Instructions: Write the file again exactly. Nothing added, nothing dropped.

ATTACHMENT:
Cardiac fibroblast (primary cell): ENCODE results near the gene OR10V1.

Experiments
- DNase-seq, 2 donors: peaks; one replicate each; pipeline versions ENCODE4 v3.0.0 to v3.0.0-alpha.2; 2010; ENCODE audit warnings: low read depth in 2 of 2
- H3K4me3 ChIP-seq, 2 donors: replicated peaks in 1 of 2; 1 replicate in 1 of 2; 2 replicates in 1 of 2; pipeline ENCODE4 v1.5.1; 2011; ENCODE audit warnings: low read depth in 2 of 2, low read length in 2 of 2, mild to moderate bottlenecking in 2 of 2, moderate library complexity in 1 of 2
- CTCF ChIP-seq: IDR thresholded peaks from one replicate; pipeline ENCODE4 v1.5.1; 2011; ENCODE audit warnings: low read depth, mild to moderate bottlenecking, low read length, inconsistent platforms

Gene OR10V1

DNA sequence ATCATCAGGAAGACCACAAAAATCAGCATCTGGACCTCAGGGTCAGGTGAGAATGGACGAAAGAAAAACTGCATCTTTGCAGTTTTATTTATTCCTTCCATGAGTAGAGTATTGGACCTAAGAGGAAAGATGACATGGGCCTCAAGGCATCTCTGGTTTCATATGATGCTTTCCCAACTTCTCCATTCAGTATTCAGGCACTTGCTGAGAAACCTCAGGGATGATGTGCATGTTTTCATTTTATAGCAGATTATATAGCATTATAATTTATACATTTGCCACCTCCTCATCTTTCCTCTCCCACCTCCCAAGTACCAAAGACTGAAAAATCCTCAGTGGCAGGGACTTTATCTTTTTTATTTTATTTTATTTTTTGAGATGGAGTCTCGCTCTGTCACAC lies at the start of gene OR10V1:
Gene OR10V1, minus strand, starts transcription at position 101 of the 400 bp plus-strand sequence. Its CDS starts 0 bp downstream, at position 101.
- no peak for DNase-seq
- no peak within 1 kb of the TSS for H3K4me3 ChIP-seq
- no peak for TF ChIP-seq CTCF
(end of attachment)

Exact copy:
Cardiac fibroblast (primary cell): ENCODE results near the gene OR10V1.

Experiments
- DNase-seq, 2 donors: peaks; one replicate each; pipeline versions ENCODE4 v3.0.0 to v3.0.0-alpha.2; 2010; ENCODE audit warnings: low read depth in 2 of 2
- H3K4me3 ChIP-seq, 2 donors: replicated peaks in 1 of 2; 1 replicate in 1 of 2; 2 replicates in 1 of 2; pipeline ENCODE4 v1.5.1; 2011; ENCODE audit warnings: low read depth in 2 of 2, low read length in 2 of 2, mild to moderate bottlenecking in 2 of 2, moderate library complexity in 1 of 2
- CTCF ChIP-seq: IDR thresholded peaks from one replicate; pipeline ENCODE4 v1.5.1; 2011; ENCODE audit warnings: low read depth, mild to moderate bottlenecking, low read length, inconsistent platforms

Gene OR10V1

DNA sequence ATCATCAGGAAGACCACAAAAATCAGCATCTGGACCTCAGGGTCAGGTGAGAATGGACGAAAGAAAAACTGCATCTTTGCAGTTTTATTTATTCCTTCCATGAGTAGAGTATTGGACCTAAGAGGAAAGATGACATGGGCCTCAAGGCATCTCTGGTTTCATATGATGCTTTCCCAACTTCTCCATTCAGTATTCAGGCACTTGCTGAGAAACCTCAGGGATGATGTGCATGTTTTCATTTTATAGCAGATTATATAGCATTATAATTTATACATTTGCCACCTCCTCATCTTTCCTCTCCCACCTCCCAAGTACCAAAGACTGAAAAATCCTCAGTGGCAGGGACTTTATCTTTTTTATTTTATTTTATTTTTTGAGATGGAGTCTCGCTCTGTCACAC lies at the start of gene OR10V1:
Gene OR10V1, minus strand, starts transcription at position 101 of the 400 bp plus-strand sequence. Its CDS starts 0 bp downstream, at position 101.
- no peak for DNase-seq
- no peak within 1 kb of the TSS for H3K4me3 ChIP-seq
- no peak for TF ChIP-seq CTCF